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A Tunneling Microscope Perspective on Nanoelectronics and Nanomechanics

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What
  • Visitor Seminars
When May 02, 2012
from 01:00 PM to 02:00 PM
Where ENGR. IV Bldg., Maxwell Room 57-124
Contact Name
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Kevin Kelly

Rice University

 

 

Abstract:

This talk will highlight our lab's research on imaging, manipulation, and spectroscopy in order to gain nanoscale physical and chemical insight on a wide-range of materials including graphene, organic semiconductors, and macroscale-inspired molecular machines.  To obtain greater knowledge regarding the unique and useful properties of these systems, we apply intuitive hardware and software tricks during the acquisition and analysis of the data. Examples will include the coupling of microwaves in the STM junction to measure atomic-scale complex impedance and the use of morphological operators to automatically obtain ensemble information from a collection of individual images. Lastly, I will briefly address how our work in compressive imaging microscopy will further our understanding of these nanomaterials.

 

Biography:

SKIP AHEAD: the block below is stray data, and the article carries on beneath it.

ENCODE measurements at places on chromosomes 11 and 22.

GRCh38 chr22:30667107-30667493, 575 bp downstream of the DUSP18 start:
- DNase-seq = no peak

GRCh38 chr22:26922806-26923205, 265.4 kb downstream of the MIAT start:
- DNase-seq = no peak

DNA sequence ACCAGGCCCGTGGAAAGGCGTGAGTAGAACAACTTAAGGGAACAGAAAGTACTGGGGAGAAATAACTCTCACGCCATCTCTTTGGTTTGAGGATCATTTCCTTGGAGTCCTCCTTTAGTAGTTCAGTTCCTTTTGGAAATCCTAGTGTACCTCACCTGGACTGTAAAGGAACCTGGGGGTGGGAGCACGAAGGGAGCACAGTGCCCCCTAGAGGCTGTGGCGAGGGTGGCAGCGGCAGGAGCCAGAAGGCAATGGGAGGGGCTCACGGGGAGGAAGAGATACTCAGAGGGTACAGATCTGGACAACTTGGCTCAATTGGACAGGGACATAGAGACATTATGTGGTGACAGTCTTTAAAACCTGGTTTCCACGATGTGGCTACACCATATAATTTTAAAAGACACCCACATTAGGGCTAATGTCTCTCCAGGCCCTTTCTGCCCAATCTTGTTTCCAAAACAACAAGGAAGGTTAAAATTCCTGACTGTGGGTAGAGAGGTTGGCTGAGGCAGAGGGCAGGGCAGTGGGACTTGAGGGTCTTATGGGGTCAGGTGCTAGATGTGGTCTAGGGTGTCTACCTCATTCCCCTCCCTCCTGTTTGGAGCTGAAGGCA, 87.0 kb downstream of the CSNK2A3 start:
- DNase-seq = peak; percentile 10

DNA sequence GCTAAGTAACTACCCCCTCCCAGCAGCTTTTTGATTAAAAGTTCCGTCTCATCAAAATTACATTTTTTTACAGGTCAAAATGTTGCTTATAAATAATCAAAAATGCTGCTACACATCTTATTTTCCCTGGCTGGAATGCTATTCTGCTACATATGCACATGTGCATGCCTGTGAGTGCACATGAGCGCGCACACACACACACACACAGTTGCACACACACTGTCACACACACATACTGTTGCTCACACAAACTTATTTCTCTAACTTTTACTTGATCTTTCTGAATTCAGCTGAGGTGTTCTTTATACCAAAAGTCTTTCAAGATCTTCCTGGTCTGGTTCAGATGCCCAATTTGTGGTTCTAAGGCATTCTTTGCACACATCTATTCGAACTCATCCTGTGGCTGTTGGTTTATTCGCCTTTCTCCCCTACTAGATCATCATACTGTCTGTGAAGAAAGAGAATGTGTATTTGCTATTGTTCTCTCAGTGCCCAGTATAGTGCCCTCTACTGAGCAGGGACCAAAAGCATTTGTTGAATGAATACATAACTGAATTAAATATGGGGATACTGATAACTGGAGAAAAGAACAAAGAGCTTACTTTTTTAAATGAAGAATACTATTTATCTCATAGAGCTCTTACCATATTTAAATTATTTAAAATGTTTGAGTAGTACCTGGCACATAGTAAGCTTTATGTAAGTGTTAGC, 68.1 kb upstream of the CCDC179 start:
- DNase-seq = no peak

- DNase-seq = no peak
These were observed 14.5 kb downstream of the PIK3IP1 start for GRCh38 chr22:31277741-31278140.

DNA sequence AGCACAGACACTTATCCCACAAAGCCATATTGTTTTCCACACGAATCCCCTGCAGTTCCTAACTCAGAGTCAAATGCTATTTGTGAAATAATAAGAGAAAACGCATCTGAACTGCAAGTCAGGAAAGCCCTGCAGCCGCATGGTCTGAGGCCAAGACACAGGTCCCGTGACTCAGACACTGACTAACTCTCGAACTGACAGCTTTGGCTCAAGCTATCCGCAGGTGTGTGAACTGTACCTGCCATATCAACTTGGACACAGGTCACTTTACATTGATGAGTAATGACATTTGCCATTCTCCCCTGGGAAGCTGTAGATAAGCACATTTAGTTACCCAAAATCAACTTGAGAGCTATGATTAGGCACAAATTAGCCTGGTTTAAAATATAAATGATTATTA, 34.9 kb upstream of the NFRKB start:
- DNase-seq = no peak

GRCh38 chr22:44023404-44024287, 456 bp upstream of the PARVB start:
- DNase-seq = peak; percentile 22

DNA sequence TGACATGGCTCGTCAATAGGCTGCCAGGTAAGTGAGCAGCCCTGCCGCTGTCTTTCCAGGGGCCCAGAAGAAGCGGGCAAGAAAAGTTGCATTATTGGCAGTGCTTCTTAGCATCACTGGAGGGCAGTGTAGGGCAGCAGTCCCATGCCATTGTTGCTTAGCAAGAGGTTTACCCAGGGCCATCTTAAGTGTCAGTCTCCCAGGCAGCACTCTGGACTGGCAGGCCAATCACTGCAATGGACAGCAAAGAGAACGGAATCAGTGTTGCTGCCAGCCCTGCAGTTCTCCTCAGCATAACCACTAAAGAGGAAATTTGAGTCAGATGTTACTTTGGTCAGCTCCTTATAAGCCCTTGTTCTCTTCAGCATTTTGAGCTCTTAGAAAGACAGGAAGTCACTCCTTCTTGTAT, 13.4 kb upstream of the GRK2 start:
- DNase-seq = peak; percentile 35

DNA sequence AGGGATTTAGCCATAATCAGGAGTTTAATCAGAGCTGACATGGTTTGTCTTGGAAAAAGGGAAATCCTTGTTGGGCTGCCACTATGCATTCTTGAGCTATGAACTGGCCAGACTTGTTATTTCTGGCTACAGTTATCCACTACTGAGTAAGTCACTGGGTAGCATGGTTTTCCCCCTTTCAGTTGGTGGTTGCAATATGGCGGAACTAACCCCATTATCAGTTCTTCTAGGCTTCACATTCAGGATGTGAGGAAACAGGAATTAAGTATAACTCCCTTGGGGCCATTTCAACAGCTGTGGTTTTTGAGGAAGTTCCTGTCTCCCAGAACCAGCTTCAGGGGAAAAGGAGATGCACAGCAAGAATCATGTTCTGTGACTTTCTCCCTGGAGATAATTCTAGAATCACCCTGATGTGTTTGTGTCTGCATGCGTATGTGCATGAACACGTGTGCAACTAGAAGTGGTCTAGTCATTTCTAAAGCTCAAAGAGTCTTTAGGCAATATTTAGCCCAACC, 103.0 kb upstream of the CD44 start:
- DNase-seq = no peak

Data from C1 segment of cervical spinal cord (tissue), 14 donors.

Kevin Kelly is an associate professor of Electrical and Computer Engineering at Rice University.  He received a B.S. in engineering physics from Colorado School of Mines in 1993 and a Ph.D. in applied physics from Rice University in 1999.  He was a postdoctoral fellow at the Institute for Materials Research in Sendai, Japan and in the chemistry department at Penn State University.  His lab is currently focused on imaging and spectroscopy at the nanoscale along with understanding the role of mathematics in image acquisition and interpretation.  In addition to being a fellow of the Rice Quantum Institute, he is an active member of the Penn State Center for Nanoscale Science, the Mid-Infrared Technologies for Health and the Environment Center at Princeton University and the fledgling Center for Imaging Research at UCLA, and co-founder of Inview Technology Corporation. In the past, he was a frequent guest lecturer for the anthropology course “Nanotechnology: Content and Context” as well as creator of a course on technological disasters taught in the history department since 2009.

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